"I also just wanted to thank you again for this volunteering opportunity. I thoroughly enjoyed my first day on Friday and had a wonderful time speaking with all the visitors. It was a very rewarding experience and I am very much looking forward to these next few weeks!" - Alexandra Anderson)

"It's proving to be a real privilege, stewarding - the team are great!" - Pauline Heywood

Comments from the general public also revealed how valuable the volunteers proved:

It was the third time I’d seen the tapestries and still found so much more in them thanks to the enthusiasm of the volunteers. 

The predominantly voluntary staff chosen to work at Temple Newsam during this superb exhibition are brimming with pride and enthusiasm in their role. 

As you can see volunteers and staff worked well together to provide a unique experience to visitors and we hope to recreate this sort of volunteering role at our other sites in the near future.

By Wendy Breakwell, Volunteer Coordinator

Thursday, 4 December 2014

Crinoid Cake

​To celebrate the arrival of our new Geology Curator, Neil Owen, Natural Science Curator Clare Brown created the Lemon Drizzle Crinoid Cake – celebrating a mysterious creature from the oceans.

Looks can be deceiving as crinoids are animals not plants. They are members of the phylum Echinodermata. This group of animals is made up of starfish, sea urchins, sand dollars, sea cucumbers and sea lilies. First appearing in the fossil record during the Early Ordovician, 480 million years ago and survived to present day. They were prolific from the Carboniferous to the Cretaceous with over 6000 species discovered.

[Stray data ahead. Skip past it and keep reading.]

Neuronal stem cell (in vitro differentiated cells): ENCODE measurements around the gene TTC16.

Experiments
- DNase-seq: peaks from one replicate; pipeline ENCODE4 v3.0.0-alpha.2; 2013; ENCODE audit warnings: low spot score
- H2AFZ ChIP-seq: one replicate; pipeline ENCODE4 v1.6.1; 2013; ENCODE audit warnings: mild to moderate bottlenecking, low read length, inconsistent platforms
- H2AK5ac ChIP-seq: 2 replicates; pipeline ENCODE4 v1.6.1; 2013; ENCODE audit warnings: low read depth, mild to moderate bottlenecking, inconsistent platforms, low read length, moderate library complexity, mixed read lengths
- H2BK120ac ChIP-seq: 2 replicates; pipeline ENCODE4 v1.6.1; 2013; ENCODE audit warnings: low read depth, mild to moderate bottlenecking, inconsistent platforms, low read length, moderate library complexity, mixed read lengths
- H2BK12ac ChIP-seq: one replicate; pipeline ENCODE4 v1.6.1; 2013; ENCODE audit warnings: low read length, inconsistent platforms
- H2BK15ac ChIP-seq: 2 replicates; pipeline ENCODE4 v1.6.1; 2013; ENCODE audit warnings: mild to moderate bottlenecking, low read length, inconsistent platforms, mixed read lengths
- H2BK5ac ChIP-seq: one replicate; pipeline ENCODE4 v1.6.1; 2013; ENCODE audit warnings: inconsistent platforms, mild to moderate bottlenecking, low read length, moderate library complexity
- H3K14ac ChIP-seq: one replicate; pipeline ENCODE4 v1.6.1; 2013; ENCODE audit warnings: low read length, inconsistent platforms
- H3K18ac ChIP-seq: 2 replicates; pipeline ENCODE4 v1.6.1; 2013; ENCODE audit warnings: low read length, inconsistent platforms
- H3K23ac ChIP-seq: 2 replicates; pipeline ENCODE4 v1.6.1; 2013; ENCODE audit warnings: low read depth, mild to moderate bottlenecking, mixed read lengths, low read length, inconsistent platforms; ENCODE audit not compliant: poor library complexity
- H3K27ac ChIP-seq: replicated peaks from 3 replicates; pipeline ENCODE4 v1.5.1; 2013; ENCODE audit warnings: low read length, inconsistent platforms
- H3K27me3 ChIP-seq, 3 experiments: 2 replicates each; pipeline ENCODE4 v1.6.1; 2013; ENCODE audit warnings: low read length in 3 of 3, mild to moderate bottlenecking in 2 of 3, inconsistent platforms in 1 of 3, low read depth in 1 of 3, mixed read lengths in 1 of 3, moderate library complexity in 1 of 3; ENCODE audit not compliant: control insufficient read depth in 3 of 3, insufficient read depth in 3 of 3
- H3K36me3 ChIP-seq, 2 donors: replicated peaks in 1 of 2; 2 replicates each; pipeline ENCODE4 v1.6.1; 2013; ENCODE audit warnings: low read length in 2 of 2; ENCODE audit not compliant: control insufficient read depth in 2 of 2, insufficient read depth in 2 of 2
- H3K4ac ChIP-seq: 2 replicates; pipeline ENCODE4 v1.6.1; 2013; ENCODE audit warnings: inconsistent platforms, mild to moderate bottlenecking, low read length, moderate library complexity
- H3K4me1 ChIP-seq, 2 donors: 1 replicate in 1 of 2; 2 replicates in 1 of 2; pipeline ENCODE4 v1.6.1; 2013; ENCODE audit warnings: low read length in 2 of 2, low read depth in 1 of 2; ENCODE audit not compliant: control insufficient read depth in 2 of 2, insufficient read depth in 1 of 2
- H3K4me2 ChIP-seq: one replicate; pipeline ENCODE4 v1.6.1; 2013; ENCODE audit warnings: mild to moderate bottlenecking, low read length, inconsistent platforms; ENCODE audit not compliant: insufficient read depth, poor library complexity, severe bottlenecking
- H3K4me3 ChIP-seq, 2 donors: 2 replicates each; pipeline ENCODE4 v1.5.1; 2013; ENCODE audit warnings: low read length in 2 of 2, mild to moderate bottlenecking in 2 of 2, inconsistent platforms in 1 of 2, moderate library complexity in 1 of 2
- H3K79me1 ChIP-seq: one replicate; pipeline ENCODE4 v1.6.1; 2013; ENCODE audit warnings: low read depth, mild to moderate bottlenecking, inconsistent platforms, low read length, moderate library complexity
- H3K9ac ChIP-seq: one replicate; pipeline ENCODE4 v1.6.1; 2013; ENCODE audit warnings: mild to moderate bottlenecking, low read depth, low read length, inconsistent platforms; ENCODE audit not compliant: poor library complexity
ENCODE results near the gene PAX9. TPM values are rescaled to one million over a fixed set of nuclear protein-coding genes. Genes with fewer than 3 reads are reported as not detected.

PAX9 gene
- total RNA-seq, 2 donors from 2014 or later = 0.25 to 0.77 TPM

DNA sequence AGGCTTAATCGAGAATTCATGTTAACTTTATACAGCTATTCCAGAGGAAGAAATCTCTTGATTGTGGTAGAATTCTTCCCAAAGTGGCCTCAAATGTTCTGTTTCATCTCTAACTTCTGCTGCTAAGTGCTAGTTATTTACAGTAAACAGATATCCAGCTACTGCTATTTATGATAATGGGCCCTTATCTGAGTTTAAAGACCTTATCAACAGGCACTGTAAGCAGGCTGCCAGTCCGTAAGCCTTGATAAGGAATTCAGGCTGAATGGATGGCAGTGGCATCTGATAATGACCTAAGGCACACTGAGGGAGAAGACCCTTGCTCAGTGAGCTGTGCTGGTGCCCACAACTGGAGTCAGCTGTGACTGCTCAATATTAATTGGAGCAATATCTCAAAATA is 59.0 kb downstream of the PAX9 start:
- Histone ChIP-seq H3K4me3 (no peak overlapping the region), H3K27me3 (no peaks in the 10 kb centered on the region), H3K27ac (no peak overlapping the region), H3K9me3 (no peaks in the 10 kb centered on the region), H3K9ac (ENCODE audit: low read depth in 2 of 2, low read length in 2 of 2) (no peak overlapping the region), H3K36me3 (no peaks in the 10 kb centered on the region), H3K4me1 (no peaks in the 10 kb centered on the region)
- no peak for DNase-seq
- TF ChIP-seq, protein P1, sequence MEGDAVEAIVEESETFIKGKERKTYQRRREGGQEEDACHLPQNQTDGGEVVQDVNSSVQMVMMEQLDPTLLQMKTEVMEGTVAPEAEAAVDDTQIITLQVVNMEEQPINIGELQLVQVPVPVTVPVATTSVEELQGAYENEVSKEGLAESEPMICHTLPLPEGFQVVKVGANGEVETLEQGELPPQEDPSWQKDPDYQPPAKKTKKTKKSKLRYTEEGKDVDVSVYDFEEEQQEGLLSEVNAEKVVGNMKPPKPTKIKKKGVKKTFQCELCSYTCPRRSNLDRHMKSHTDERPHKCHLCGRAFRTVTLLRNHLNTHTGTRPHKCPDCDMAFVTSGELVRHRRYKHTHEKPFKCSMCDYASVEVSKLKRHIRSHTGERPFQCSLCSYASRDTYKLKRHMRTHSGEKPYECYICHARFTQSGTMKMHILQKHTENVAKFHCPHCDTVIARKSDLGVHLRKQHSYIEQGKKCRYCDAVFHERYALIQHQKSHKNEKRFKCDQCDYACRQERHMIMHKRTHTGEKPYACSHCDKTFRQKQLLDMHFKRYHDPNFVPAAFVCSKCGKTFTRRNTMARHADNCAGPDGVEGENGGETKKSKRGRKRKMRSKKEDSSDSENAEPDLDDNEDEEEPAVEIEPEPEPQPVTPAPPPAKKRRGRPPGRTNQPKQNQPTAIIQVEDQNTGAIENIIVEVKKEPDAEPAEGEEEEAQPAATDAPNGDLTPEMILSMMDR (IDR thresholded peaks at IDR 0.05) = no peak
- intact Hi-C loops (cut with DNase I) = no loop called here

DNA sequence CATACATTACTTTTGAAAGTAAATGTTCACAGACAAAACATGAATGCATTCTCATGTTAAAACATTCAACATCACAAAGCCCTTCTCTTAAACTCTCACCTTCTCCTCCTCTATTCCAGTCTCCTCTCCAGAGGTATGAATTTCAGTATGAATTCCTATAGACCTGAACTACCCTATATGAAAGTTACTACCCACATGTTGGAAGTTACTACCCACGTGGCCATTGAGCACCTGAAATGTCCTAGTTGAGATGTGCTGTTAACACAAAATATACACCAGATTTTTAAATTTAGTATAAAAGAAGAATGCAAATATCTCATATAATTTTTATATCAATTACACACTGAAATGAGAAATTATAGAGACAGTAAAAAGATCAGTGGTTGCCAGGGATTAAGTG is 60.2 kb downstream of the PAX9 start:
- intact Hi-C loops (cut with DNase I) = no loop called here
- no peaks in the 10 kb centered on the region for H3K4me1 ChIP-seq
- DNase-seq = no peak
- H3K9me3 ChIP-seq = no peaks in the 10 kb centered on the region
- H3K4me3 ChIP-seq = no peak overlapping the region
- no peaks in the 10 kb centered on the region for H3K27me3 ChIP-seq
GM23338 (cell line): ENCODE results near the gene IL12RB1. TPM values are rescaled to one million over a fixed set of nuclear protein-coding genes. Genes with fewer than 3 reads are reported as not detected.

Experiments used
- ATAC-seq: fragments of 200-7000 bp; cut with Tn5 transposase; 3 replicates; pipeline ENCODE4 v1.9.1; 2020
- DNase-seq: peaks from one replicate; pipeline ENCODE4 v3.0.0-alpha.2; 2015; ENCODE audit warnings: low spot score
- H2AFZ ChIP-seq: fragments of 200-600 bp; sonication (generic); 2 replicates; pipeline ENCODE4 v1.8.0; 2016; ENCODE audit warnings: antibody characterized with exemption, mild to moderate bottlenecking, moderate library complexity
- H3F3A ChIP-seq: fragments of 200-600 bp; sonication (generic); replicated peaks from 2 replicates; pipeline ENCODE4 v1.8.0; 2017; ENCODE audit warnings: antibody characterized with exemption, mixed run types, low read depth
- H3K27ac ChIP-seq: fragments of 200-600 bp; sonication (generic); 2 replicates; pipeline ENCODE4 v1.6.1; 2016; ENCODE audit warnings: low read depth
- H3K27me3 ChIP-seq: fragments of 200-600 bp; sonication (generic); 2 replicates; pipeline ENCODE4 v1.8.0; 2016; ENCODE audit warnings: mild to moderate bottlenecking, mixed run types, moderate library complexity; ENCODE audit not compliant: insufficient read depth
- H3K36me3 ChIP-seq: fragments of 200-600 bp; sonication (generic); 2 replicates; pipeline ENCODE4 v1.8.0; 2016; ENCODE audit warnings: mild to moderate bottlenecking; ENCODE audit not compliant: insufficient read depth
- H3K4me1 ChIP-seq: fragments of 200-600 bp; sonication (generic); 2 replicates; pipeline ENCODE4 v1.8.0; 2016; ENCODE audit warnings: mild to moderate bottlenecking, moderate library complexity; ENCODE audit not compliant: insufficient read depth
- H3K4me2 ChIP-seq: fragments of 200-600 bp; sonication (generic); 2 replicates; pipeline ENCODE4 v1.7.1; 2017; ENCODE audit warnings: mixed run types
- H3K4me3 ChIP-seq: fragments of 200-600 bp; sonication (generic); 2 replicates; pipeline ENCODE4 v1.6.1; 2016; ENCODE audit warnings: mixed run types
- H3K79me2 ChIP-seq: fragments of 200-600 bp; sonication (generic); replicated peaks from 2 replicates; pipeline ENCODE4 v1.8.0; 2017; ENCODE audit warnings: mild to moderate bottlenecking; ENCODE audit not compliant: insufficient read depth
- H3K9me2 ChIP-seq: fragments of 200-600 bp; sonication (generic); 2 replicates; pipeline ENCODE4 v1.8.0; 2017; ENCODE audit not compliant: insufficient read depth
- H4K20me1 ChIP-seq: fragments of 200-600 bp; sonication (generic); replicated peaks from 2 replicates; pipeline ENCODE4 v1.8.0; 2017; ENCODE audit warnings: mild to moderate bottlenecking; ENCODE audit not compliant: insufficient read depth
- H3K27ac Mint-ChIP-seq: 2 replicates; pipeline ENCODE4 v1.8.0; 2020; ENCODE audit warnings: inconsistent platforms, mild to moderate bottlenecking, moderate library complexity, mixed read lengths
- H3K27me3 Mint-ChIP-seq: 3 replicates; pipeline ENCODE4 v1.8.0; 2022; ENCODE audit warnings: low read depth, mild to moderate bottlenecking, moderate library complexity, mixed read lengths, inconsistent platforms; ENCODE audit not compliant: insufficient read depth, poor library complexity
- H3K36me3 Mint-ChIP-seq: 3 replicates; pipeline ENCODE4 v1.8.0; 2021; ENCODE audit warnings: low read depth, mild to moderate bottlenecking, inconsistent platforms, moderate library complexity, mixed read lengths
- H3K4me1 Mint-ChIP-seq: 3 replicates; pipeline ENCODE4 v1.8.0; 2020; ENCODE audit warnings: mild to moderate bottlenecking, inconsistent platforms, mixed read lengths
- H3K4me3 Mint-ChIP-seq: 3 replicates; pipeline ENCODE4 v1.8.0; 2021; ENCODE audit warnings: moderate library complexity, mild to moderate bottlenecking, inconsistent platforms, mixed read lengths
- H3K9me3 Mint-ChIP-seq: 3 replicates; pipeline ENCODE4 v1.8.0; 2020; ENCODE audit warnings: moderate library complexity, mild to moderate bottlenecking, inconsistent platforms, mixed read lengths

The seas at this time would have been teeming with crinoids gracefully swaying in the currents, almost resembling plants in the breeze.

Unlike their relations, they developed a unique body structure with a body (calyx) was covered in a flexible membrane and was made up of interlocking plates, held aloft by a long stem made of individually stacked plates (ossicles)to form a column. At the base of this column they attached themselves to the sea floor with a root like structure (holdfast). On the upper surface of the body they developed arms (brachials) with tiny filaments (pinnules) to filter the passing water currents.

Unfortunately this body plan has been lost in time as modern crinoids have evolved to resemble sea urchins and are entirely mobile.

You can learn more about our Geology Collections over on the #GeoBlitz blog​.

By Lucy Moore, First World War Projects Curator